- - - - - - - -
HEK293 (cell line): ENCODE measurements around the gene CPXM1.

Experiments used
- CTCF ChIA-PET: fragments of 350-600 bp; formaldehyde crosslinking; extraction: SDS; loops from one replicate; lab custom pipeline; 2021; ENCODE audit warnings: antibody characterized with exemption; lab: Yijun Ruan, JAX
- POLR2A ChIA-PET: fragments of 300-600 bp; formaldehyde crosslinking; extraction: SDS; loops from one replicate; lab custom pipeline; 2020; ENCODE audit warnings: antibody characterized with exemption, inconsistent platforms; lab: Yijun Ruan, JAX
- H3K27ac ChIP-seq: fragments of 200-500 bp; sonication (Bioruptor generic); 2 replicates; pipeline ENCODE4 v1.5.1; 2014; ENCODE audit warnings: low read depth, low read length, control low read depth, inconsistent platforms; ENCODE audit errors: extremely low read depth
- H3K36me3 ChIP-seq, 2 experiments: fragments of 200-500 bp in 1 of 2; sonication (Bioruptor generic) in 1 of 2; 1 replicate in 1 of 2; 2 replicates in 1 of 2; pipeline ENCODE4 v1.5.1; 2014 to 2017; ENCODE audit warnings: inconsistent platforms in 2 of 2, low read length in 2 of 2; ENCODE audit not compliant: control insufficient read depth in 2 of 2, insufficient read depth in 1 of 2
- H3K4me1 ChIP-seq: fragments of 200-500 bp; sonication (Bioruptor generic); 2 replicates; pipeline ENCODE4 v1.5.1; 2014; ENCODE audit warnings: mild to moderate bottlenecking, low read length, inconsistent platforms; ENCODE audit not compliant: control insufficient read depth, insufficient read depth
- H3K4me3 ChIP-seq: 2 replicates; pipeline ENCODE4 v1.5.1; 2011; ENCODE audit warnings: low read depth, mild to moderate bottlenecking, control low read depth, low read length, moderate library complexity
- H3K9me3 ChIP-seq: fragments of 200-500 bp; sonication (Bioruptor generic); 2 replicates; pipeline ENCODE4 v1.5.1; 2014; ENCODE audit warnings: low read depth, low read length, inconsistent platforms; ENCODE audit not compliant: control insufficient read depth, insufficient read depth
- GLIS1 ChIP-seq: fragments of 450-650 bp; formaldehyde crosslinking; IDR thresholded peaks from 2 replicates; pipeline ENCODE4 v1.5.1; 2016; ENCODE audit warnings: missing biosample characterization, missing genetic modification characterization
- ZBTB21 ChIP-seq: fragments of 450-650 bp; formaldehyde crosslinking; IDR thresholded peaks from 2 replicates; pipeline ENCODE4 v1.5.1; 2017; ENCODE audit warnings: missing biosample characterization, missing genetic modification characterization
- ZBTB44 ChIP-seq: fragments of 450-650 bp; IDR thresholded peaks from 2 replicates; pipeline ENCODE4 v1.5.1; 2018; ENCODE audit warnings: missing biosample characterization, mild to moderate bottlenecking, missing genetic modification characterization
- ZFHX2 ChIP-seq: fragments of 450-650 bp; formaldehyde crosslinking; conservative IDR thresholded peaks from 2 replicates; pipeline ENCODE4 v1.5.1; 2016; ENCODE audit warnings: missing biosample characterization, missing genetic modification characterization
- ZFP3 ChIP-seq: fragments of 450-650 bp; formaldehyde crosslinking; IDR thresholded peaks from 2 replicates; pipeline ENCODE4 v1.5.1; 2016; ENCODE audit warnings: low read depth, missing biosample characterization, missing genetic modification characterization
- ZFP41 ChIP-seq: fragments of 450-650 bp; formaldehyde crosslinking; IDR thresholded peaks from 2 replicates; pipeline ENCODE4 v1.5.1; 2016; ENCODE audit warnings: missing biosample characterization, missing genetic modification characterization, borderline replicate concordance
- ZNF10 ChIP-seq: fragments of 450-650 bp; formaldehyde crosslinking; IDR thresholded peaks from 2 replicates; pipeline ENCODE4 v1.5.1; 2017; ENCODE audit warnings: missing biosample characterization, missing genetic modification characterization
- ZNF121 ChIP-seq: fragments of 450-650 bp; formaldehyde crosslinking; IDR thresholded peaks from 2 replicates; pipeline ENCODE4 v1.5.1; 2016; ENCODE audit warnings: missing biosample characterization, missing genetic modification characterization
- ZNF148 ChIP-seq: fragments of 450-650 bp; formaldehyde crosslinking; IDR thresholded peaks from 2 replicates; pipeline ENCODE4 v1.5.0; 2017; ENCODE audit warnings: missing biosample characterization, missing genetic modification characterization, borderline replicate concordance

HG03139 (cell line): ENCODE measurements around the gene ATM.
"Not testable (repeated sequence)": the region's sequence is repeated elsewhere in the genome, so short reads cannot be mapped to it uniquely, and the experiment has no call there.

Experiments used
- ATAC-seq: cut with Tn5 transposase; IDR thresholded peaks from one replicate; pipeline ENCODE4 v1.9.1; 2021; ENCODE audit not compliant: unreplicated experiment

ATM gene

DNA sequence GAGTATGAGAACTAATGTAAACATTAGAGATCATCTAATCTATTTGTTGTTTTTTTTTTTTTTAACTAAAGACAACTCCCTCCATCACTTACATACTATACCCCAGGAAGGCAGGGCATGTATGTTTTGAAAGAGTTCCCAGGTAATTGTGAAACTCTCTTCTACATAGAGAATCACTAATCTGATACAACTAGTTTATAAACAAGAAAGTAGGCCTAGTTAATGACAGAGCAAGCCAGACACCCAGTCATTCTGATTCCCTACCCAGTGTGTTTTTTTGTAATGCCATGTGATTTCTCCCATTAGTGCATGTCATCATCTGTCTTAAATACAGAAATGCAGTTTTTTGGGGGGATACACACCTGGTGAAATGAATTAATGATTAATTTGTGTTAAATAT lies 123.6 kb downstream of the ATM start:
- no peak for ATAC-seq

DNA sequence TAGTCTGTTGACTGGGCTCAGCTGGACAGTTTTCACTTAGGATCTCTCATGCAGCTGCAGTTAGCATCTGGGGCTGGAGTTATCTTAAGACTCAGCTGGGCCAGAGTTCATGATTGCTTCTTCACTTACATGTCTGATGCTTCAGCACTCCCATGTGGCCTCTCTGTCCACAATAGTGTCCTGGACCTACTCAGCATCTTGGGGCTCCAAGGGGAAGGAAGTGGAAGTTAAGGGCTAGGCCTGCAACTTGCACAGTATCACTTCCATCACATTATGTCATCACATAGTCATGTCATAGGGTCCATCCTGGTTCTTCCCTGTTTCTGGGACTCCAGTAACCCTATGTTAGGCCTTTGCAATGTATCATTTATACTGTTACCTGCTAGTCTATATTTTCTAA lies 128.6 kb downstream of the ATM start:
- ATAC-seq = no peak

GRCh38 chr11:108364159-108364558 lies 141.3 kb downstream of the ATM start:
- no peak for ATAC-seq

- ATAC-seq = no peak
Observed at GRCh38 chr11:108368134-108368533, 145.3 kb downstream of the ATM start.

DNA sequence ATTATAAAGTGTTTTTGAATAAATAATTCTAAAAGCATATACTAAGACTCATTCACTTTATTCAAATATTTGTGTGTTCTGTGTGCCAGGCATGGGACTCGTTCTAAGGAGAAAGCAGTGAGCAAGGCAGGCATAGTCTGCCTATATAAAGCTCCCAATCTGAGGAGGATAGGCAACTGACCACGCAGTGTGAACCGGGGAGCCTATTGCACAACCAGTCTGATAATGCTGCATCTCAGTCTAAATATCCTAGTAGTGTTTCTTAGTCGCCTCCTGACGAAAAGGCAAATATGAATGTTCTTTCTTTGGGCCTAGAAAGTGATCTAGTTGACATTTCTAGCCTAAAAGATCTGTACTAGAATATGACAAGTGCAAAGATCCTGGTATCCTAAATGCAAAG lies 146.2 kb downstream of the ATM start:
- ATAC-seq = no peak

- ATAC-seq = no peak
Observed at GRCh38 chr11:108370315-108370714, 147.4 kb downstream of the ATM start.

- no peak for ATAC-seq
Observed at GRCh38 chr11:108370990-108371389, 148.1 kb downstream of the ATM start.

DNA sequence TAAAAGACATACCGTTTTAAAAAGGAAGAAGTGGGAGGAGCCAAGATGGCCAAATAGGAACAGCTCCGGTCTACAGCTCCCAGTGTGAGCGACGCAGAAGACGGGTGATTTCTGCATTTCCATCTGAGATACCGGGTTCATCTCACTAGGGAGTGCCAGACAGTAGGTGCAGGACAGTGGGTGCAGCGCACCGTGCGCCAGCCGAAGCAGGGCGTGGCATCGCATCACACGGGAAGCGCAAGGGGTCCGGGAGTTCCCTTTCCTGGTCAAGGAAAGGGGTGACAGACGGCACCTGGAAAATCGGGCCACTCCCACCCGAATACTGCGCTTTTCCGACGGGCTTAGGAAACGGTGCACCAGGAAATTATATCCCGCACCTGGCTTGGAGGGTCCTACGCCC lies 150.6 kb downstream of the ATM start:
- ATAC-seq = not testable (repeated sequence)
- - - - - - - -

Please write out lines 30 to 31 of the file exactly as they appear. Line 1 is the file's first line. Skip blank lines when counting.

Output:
- ATAC-seq = no peak
Observed at GRCh38 chr11:108368134-108368533, 145.3 kb downstream of the ATM start.